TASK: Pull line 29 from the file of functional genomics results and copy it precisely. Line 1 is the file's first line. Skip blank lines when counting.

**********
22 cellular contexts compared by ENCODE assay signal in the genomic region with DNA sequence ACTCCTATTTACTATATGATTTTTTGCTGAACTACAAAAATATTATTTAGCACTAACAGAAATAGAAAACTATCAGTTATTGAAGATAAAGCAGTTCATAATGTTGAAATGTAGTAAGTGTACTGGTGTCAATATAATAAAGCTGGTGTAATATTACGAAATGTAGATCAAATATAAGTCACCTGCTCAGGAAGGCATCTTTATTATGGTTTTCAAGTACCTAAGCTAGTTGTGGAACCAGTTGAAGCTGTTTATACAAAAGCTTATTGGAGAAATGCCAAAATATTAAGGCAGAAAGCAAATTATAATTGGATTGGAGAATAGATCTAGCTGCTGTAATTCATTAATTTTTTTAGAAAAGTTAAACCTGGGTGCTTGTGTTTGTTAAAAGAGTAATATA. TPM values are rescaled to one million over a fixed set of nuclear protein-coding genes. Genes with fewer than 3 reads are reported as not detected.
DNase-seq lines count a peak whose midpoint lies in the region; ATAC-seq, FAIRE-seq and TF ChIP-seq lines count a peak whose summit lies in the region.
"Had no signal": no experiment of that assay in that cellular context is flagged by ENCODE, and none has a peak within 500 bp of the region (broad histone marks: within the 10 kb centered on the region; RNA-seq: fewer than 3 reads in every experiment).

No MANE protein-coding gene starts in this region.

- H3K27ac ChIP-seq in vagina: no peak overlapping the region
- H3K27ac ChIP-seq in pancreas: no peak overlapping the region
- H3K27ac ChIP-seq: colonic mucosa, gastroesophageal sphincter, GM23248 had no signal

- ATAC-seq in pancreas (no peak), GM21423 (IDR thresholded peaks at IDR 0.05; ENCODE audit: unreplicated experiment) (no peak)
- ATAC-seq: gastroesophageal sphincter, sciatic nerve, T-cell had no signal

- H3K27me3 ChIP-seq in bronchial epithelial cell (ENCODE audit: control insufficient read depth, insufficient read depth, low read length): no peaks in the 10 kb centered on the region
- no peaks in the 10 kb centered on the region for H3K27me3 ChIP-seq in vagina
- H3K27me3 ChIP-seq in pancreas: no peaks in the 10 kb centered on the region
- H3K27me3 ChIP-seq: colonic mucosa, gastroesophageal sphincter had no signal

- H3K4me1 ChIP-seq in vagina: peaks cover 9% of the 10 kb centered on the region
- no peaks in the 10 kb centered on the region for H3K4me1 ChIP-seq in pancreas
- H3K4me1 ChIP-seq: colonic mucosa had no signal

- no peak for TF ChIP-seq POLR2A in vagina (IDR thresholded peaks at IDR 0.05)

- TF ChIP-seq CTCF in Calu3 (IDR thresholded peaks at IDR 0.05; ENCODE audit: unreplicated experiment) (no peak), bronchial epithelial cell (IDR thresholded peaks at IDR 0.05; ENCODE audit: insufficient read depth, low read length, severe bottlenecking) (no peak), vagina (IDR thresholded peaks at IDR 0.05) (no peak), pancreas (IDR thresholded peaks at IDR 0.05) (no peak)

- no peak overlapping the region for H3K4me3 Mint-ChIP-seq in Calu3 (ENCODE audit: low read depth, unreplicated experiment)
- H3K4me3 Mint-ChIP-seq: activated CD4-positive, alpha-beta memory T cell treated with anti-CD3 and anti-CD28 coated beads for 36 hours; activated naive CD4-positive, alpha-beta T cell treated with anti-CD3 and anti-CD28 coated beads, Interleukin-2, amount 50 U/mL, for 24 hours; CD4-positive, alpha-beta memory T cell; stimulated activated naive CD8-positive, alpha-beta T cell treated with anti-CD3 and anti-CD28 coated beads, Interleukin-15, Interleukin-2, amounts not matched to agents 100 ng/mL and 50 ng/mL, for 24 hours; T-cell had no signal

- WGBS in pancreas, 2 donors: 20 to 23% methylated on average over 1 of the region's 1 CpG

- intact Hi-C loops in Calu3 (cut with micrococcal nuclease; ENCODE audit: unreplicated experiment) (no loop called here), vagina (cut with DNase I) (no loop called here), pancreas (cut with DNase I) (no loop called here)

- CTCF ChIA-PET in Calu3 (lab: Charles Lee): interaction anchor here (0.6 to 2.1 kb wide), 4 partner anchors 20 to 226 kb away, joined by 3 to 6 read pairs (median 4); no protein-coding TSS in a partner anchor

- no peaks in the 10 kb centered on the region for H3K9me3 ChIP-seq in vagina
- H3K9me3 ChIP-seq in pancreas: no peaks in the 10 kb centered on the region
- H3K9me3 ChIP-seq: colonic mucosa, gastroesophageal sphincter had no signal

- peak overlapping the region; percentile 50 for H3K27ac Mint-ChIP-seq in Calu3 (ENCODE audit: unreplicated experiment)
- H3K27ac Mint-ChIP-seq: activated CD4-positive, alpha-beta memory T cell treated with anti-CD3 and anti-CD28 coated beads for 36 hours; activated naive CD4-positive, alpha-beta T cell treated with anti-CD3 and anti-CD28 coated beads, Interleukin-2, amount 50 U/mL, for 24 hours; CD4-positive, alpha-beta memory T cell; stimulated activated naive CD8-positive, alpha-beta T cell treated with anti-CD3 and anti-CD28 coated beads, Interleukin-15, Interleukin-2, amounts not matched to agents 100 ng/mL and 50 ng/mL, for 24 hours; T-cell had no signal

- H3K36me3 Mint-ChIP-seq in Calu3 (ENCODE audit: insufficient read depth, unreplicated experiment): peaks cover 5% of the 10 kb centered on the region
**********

- H3K36me3 Mint-ChIP-seq in Calu3 (ENCODE audit: insufficient read depth, unreplicated experiment): peaks cover 5% of the 10 kb centered on the region